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Council House Sales

Volume 115: debated on Wednesday 6 May 1987

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asked the Secretary of State for the Environment how many council houses have been sold to sitting tenants in England since May 1979.

From April 1979 to December 1986 about 769,000 tenants bought their homes from English local authorities and new towns.

Does my right hon. Friend intend to take any further steps to draw the attention of the public to the Housing and Planning Act 1986? Does he expect the provisions of that Act to have a big effect on future sales?

Yes, we have tried to get a circular to every council tenant who is living in a flat. I do not think that we have had a 100 per cent. success rate, but we have done our best to distribute a leaflet to them and the matter has been publicised in many respects. However, I agree with my hon. Friend that much more could be done. We shall seek other ways of making it clear that under a Conservative Government everybody will have a right to buy their house or flat at a discount. I refrain from adding to the leaflet that under either of the two Opposition parties that opportunity will depend on whether the local authority is prepared to give them the right. That is disgraceful backtracking from one of our most successful policies.

Is the Secretary of State aware of the seriousness of selling off so many local authority houses when his Government are building only about 130,000 a year, which is about half the number that the Labour Government built before 1979? Does he not understand that the more houses that are sold off to sitting tenants, the longer those who want to rent their local authorities will have to wait?

The hon. Lady is putting her desire to be a municipal landlord before the wishes of the people.

Is my right hon. Friend aware that later this month in Darlington the 1,000th council house will be sold to the existing tenant? In view of the fact that many other families in Darlington wish to purchase, will he establish from the Opposition, as a matter of urgency, in which local authority areas the right to buy will be suspended and in which it will not?

I am delighted to hear about the sale of the 1,000th council house in Darlington and I am waiting for the Labour party to declare from which authorities this right will be removed. However, it is a pretty academic question, because I do not think that it will be in a position to remove that right.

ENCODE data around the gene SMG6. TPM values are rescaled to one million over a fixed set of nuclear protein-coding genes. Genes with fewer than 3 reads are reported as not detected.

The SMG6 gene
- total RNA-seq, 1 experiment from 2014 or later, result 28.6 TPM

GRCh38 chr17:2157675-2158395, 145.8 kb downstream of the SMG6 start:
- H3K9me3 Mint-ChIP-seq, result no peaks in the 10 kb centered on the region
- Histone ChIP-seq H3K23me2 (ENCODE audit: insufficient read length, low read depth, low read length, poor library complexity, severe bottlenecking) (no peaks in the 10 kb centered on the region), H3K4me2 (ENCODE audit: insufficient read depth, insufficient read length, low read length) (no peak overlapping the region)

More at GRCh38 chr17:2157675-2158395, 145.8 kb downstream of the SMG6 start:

The Secretary of State's description of Labour's policy is a perversion. Our policies on these matters were stated fully in Committee on the Landlord and Tenant Bill. Does the Secretary of State recall that in 1983 the Government estimated that the discounted price at which homes were sold was £9,000, so, on the figures that he has given, does he agree that about £7,500 billion in capital receipts has been generated from sales, which is enough to build about one third of a million homes to rent over the last eight years? Why, with all those extra resources, have the Government built 500,000 fewer homes to rent instead of a third of a million more? Does he not agree that the story of the last eight years with regard to housing is one of squandering the resources for providing homes to rent for the people?

If I have misdescribed the hon. Gentleman's policy on giving local authority tenants the right to buy from their local authority, I would be glad if he will make that clear. I thought that there was a Lib — Lab pact on this matter and that they were in agreement. I have heard Opposition Members say many times that they will give local authorities in stress areas the right to refuse this opportunity.

The hon. Gentleman always talks about council houses, but he knows that private sector house building is at an all-time record. We are encouraging the Housing Corporation, with funds as well as legislative improvements, to go into the independent rented sector and build a great many more houses.

Would my right hon. Friend care to tell the House whether, on the heels of the great success of the municpal right to buy, he can hold out hopes to private tenants of private landlords that they might expect legislation to enable them to become home owners as well?

I would certainly like to tell my hon. Friend that we are very keen to increase the number of houses to rent and in due course we shall bring forward proposals to do just that in the private sector.